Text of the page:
Immersive art exhibits are popping up all over the place, so when I first heard of WonderSpaces in Philadelphia, it wasn’t somewhere that was high on my list of places to check out. However, on a visit to the city in the summer of 2023, my wife and kids wanted to check it out, so off we went to the Fashion District to see it.
And, for the sake of not burying the lede, I’ll say that I was surprised at how much fun it was. Sure, a lot of it is designed more for great photos than for thought-provoking and world-class art, but you also interact with the art in a way that you can’t at spots like the Philadelphia Museum of Art, the Barnes Foundation, or the Rodin Museum.
WonderSpaces first opened in the Fashion District, a multi-story shopping mall in Center City Philadelphia, in early 2020. It is the third location of the same name, with the first two located in Austin, Texas and Scottsdale, Arizona.
This art museum is a permanent location, though the large, often room-size art pieces are changed from time to time, so you should see different exhibits if you visit at a later date, and you are unlikely to see some of the same exhibits that I saw during my visit in early September 2023.
Because of that, I’ll keep my thoughts on the space a bit more general instead of going deeply into all of the art that my family and I saw and enjoyed during our visit.
During my visit, there were four large exhibits on the lower floor and about a dozen on the second floor, with the ones downstairs being the largest of the ones on display. There is also a bar area on the lower floor if you want to get a drink while exploring the museum. (The prices were about what I expected for the type of establishment, though I didn’t try anything myself.)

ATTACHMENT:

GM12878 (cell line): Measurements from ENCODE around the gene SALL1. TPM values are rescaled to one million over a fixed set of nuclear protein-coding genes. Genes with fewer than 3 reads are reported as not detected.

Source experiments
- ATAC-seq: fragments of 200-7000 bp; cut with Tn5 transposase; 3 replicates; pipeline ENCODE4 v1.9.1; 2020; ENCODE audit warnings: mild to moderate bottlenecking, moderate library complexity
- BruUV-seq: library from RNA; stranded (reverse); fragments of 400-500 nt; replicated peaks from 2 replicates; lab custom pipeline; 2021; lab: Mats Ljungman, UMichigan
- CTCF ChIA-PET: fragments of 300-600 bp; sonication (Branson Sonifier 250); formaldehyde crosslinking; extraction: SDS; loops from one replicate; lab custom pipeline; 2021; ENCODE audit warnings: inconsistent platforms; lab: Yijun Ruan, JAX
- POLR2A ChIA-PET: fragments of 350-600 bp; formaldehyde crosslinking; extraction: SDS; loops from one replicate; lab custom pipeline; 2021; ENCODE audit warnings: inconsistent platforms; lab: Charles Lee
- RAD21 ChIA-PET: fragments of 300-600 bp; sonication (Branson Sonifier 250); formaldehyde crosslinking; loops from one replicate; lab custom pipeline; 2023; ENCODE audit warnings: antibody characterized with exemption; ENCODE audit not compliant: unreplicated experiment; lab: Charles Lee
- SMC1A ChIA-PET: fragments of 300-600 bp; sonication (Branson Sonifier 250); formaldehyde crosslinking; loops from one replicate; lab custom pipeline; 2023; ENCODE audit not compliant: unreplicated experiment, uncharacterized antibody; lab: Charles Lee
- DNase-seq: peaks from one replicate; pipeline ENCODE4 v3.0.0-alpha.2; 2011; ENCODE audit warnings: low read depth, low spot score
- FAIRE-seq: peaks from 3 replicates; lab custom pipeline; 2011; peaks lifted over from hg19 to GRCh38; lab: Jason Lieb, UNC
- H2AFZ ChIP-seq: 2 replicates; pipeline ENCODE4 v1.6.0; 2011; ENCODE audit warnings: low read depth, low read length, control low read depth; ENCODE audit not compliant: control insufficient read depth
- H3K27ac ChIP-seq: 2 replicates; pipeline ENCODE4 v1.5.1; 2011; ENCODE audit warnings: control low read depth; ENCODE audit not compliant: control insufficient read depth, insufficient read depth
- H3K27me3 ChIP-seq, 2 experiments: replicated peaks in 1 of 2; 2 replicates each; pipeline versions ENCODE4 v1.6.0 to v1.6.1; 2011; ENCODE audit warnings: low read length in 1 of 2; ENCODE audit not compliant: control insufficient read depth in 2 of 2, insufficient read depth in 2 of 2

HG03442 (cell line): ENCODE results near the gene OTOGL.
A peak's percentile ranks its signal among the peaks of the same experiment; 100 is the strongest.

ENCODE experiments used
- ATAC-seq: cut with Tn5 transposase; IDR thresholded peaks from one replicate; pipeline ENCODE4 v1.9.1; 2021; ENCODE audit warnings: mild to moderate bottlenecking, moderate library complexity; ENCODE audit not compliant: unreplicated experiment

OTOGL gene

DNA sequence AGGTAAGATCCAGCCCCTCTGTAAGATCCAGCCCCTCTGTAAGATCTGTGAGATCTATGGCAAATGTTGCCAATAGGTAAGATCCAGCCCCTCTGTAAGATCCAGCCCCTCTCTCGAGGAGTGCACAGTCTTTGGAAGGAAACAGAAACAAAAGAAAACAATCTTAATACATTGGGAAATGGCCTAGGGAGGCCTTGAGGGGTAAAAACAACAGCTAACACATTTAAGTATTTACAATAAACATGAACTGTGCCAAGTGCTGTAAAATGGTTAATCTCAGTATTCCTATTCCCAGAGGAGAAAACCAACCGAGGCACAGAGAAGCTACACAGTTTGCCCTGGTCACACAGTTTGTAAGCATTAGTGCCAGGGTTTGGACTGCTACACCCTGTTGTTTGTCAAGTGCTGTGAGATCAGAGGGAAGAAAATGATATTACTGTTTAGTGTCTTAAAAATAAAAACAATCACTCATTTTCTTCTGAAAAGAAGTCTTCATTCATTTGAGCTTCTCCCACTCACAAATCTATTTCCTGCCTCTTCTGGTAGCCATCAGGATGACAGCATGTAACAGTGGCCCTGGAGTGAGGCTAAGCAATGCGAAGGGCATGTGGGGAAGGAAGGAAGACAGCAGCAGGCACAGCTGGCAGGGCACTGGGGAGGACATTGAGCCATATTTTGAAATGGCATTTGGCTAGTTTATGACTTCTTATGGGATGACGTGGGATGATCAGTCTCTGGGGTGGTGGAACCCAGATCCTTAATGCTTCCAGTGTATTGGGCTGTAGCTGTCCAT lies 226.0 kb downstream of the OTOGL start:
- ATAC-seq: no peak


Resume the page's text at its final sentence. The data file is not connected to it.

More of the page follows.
The large displays downstairs were all designed for interaction and were a ton of fun to check out.
The largest exhibit during my visit was Submergence by Squidsoup. This display isn’t officially permanent, but it was initially installed in the space when it opened at the beginning of 2020 and is still there at the end of 2023.
This display consists of thousands of lights hanging from the ceiling on ropes with a soundtrack changing the lights in various colors and patterns. Not only is it cool to see, but you can also walk through the lights and interact with the art in a fun and unique way.
The purpose of this installation, as with all of the others at WonderSpaces, is to awe and inspire. This also has the effect of many exhibits being quite Instagramable and being great for photos. And while some might see that as a bad thing, it also makes the art much more accessible and fun for the average visitor.
In the upstairs portion of WonderSpaces, the gallery is divided into a series of small galleries with a different art exhibit in each room.
Some of these are rather small pieces that use light and optical illusions to create really unique visuals, while others are quite large. Regardless of size, though, each art piece was really unique and several inspire a lot of play, both from kids and adults.
There was also a virtual reality experience here, and while this might not always be the same, there has so far been a VR experience of some kind throughout the history of the space so that’s something that seems likely to continue.
Overall, WonderSpaces was a surprising amount of fun, both for my kids and for my wife and me, making it a great space for just about anyone. And, even though there were only about 16 art installations in the space, we spent about 90 minutes here having fun and enjoying the space.
I should note that this is definitely the kind of place that could get crowded quickly as many of the art exhibits are best enjoyed by only a small number of people at a time. The museum does require pre-purchased timed tickets, which should help control the number of people in the space, but it’s worth keeping that in mind if you are planning to visit on a weekend.
Ultimately, while the art here might not be the type that is likely to be on display in a more traditional art museum, it’s certainly much more fun and interactive than most of the pieces you’ll find in those spaces, which makes this an excellent spot to visit when exploring Philadelphia.
Hours: Open Wednesday-Monday
Cost: Adults: $25, Children: $15
Address: 27 N 11th St